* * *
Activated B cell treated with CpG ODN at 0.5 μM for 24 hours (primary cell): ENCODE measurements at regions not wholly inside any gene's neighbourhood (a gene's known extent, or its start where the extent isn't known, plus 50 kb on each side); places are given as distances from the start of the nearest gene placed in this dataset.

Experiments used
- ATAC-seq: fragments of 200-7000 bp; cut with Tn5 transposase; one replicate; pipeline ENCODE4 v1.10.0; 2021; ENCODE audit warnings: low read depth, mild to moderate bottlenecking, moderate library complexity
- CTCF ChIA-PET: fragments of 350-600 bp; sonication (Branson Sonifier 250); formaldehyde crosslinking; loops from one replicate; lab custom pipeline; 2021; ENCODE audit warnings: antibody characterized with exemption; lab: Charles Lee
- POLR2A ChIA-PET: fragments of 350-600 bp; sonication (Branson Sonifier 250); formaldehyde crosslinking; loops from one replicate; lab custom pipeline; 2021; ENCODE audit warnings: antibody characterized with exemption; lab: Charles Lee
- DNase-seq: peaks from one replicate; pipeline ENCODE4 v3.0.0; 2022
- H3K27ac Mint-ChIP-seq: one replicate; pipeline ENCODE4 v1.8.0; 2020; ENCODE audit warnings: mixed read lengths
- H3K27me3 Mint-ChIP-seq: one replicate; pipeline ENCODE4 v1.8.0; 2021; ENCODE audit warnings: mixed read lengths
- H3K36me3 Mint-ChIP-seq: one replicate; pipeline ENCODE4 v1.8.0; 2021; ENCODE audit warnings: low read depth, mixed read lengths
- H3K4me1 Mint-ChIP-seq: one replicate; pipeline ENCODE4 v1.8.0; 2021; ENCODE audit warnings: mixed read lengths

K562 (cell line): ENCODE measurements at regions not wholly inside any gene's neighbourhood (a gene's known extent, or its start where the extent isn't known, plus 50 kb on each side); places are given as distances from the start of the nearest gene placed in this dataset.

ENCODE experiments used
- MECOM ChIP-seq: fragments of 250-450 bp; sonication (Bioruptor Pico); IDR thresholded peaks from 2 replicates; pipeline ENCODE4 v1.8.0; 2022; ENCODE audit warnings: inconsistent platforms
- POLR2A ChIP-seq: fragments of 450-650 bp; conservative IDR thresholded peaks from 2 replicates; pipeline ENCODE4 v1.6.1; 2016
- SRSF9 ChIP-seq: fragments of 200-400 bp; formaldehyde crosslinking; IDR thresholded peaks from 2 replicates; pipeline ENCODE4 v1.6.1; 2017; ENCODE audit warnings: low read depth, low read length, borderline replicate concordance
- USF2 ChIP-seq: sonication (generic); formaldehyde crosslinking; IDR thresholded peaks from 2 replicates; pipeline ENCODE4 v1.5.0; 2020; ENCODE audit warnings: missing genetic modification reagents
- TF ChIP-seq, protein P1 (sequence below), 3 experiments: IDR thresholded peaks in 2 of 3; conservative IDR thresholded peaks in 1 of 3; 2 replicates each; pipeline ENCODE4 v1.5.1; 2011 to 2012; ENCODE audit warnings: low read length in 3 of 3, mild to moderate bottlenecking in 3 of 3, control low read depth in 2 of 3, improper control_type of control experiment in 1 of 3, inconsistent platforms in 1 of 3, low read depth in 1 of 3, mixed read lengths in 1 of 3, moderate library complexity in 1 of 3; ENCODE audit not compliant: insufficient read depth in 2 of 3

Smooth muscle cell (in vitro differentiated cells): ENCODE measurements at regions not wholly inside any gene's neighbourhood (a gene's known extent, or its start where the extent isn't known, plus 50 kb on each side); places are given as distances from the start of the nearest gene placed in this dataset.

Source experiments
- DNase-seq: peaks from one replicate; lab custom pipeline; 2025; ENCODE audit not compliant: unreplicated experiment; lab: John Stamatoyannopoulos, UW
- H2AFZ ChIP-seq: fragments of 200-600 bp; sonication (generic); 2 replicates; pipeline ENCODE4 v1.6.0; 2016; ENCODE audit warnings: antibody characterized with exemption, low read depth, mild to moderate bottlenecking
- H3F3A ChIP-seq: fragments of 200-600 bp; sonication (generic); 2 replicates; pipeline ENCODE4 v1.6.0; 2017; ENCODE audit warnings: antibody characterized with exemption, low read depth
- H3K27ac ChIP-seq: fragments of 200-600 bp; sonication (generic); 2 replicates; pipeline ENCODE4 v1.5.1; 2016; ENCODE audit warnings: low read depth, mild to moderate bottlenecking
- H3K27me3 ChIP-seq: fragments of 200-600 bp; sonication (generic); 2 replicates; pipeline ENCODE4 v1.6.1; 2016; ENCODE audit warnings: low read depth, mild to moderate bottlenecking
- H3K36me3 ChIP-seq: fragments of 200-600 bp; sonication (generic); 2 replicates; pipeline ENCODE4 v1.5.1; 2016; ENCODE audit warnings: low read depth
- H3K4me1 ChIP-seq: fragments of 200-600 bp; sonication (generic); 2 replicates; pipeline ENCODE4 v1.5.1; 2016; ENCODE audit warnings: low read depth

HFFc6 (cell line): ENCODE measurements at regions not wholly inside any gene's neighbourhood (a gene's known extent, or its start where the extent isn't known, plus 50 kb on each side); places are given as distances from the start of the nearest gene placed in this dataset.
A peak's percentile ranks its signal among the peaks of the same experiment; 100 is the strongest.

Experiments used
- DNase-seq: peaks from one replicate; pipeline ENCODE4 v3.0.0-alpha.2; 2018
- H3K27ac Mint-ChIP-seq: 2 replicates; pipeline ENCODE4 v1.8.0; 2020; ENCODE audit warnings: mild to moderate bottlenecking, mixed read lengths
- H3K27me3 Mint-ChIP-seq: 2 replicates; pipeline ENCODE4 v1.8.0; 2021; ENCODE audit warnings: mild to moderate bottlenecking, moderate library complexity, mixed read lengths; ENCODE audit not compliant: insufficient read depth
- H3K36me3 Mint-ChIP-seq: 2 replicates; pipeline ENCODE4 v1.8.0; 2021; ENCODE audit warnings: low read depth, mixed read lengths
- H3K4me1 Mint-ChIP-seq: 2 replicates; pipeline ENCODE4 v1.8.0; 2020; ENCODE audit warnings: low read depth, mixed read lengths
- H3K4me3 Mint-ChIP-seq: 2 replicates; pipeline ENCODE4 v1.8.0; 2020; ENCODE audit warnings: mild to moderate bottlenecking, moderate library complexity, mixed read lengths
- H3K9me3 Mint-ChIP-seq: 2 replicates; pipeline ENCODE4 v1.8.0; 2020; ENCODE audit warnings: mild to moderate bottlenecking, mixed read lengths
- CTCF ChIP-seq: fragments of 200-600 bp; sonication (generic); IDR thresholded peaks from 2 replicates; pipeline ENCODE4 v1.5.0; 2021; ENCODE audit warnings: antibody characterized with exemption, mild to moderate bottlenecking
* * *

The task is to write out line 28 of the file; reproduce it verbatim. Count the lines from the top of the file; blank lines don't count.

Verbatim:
A peak's percentile ranks its signal among the peaks of the same experiment; 100 is the strongest.